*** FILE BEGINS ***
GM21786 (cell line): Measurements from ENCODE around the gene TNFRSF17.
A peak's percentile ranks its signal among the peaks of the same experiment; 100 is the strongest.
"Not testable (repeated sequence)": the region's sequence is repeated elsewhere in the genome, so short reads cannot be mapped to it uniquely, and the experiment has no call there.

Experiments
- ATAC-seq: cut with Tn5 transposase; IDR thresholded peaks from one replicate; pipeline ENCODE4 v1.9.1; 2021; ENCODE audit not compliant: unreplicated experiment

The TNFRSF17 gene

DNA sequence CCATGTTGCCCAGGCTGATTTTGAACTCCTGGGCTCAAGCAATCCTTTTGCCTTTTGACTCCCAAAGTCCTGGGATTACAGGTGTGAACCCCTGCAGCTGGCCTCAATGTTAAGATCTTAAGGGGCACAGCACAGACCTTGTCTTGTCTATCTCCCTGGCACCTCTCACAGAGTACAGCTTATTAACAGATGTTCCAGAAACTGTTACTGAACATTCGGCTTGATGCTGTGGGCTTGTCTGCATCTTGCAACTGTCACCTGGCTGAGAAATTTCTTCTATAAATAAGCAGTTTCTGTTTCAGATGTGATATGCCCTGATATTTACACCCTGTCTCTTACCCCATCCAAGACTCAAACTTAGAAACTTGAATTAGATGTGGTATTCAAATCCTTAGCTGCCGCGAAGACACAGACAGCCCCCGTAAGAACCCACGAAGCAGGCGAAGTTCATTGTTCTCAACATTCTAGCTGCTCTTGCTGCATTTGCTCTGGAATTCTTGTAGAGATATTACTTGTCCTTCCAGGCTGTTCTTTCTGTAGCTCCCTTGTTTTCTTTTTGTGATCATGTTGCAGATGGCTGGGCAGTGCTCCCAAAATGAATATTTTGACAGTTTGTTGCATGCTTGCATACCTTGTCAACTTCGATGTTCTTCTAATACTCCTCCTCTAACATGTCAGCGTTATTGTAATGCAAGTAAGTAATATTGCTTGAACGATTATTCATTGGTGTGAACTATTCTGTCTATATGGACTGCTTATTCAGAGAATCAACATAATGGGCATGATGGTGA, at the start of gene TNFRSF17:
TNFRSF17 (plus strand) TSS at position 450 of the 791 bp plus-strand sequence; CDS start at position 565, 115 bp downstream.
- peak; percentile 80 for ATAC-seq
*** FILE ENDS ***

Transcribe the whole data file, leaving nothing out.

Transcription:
GM21786 (cell line): Measurements from ENCODE around the gene TNFRSF17.
A peak's percentile ranks its signal among the peaks of the same experiment; 100 is the strongest.
"Not testable (repeated sequence)": the region's sequence is repeated elsewhere in the genome, so short reads cannot be mapped to it uniquely, and the experiment has no call there.

Experiments
- ATAC-seq: cut with Tn5 transposase; IDR thresholded peaks from one replicate; pipeline ENCODE4 v1.9.1; 2021; ENCODE audit not compliant: unreplicated experiment

The TNFRSF17 gene

DNA sequence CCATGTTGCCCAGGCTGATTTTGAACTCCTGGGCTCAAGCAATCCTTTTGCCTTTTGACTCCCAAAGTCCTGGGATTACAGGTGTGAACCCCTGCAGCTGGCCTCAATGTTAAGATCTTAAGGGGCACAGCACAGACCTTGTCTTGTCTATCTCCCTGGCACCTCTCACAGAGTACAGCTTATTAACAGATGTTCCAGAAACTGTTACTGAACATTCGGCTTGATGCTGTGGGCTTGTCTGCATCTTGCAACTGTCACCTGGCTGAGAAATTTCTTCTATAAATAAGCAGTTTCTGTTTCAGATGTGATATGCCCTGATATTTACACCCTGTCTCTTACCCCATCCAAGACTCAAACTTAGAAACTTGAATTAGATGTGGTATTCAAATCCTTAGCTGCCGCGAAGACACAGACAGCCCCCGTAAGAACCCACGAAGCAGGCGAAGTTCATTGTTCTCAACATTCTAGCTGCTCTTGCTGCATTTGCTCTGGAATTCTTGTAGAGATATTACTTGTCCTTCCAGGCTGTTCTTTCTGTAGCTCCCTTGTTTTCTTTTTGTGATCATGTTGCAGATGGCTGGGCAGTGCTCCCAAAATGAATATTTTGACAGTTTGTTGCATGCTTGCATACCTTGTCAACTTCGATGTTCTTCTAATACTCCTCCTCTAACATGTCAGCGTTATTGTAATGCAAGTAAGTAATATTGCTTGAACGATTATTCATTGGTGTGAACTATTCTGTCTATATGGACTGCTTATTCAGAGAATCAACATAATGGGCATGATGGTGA, at the start of gene TNFRSF17:
TNFRSF17 (plus strand) TSS at position 450 of the 791 bp plus-strand sequence; CDS start at position 565, 115 bp downstream.
- peak; percentile 80 for ATAC-seq